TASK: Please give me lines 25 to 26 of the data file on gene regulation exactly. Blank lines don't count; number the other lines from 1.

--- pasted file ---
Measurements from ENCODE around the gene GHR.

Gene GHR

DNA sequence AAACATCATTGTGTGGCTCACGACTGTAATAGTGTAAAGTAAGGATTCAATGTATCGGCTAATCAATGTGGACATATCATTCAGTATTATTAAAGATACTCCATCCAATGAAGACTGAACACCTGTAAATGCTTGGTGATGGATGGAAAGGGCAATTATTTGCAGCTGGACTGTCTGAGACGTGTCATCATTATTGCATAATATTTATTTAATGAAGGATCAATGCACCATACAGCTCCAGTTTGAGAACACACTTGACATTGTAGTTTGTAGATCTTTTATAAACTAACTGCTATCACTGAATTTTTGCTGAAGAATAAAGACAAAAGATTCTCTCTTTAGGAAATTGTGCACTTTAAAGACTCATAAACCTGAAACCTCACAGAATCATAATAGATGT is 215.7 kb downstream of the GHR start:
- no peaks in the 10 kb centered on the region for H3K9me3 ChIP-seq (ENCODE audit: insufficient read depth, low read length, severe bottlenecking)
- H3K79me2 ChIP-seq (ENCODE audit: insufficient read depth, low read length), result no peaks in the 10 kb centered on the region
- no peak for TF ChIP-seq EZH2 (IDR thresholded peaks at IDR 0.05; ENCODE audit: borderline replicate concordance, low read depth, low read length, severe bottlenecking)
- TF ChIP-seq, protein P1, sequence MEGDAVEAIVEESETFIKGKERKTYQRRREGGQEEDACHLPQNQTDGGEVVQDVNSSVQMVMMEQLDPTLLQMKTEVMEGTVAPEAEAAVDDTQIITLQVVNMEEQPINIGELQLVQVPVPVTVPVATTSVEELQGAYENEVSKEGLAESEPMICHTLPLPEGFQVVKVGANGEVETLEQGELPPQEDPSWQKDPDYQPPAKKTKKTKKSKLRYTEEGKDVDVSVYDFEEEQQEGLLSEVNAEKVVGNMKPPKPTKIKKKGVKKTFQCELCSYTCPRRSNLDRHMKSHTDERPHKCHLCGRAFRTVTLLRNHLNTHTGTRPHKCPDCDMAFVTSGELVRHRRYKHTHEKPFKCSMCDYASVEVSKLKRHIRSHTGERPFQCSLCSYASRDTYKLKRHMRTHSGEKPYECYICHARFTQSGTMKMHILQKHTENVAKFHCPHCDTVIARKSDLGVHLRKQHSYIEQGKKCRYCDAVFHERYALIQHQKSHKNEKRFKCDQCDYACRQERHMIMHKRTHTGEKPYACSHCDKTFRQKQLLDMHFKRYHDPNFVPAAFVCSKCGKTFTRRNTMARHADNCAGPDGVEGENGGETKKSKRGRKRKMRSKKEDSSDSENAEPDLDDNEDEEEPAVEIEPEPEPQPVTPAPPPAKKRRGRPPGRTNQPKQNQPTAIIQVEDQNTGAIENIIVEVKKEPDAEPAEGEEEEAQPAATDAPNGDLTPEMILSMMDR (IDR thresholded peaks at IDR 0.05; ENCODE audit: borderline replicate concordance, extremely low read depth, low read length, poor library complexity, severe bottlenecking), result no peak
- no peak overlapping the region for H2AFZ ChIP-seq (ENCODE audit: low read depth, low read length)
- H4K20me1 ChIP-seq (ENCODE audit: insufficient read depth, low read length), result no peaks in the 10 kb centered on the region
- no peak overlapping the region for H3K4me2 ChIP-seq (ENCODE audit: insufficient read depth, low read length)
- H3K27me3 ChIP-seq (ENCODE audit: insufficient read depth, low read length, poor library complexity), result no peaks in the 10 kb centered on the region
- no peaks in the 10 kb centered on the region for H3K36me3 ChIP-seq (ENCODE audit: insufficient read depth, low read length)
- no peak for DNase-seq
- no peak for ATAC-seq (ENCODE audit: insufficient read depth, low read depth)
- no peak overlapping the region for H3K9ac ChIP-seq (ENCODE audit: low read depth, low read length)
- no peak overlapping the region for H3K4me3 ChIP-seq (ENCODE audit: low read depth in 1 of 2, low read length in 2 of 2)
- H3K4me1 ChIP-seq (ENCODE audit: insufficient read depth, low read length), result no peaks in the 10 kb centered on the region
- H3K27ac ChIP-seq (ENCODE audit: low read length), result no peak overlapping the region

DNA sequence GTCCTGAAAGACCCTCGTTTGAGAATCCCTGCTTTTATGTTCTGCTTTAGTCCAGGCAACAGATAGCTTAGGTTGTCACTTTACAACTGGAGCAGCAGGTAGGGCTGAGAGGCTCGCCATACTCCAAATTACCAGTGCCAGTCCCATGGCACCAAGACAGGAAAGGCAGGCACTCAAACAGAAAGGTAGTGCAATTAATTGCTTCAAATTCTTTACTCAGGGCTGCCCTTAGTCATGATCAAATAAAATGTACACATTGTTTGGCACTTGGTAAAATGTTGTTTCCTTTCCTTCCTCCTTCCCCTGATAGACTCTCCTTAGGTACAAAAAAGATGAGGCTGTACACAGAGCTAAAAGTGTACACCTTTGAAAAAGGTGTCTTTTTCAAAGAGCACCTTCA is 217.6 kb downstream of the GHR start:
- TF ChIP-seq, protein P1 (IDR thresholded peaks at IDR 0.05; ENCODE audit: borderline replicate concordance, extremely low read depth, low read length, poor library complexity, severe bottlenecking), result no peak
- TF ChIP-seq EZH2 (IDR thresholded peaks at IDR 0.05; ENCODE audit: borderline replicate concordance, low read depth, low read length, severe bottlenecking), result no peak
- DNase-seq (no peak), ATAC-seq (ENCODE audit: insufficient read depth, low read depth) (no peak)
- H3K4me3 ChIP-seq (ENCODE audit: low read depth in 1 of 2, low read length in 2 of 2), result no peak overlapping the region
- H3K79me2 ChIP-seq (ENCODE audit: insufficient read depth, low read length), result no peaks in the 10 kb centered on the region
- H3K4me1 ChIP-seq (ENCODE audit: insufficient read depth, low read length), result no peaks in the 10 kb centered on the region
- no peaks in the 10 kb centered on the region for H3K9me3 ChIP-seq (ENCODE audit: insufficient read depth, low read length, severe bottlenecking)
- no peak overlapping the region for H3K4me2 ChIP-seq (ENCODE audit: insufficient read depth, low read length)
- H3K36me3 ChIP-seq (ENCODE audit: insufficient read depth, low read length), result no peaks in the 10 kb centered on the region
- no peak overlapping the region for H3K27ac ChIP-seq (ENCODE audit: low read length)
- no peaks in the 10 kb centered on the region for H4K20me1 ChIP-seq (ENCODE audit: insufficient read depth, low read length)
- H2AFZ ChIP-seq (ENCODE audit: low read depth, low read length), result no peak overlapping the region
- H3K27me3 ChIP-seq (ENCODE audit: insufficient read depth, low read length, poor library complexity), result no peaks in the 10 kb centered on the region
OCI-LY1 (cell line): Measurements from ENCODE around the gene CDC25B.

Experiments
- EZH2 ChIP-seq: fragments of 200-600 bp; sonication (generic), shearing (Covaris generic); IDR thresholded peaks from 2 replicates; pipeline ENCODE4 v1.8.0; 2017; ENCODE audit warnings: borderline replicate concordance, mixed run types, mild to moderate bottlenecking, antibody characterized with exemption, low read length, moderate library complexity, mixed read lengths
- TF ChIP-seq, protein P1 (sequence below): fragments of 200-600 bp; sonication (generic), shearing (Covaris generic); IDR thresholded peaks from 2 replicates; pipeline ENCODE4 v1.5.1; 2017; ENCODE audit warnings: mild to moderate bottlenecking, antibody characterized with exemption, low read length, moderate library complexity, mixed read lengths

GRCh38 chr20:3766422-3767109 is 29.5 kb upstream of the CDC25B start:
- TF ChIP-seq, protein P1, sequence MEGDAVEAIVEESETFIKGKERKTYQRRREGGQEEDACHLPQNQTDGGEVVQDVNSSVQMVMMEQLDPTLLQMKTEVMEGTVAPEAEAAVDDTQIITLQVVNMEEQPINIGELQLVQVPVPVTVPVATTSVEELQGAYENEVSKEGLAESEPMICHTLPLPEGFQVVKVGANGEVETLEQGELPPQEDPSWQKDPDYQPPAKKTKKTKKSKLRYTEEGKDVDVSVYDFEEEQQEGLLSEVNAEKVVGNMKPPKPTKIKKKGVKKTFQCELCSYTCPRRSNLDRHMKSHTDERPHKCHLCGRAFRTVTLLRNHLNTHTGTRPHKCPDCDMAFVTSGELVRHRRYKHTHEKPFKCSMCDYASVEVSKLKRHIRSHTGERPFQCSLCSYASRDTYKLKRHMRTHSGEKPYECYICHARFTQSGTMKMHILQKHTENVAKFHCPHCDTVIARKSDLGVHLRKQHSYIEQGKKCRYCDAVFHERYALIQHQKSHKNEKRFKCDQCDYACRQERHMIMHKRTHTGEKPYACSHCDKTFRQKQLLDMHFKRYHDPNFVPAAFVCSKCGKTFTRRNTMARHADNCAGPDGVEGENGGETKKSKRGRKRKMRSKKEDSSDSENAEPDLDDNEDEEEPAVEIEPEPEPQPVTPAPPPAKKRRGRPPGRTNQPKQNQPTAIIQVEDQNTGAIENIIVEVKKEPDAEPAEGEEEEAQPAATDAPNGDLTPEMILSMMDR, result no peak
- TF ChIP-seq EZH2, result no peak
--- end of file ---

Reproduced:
- H3K4me1 ChIP-seq (ENCODE audit: insufficient read depth, low read length), result no peaks in the 10 kb centered on the region
- no peaks in the 10 kb centered on the region for H3K9me3 ChIP-seq (ENCODE audit: insufficient read depth, low read length, severe bottlenecking)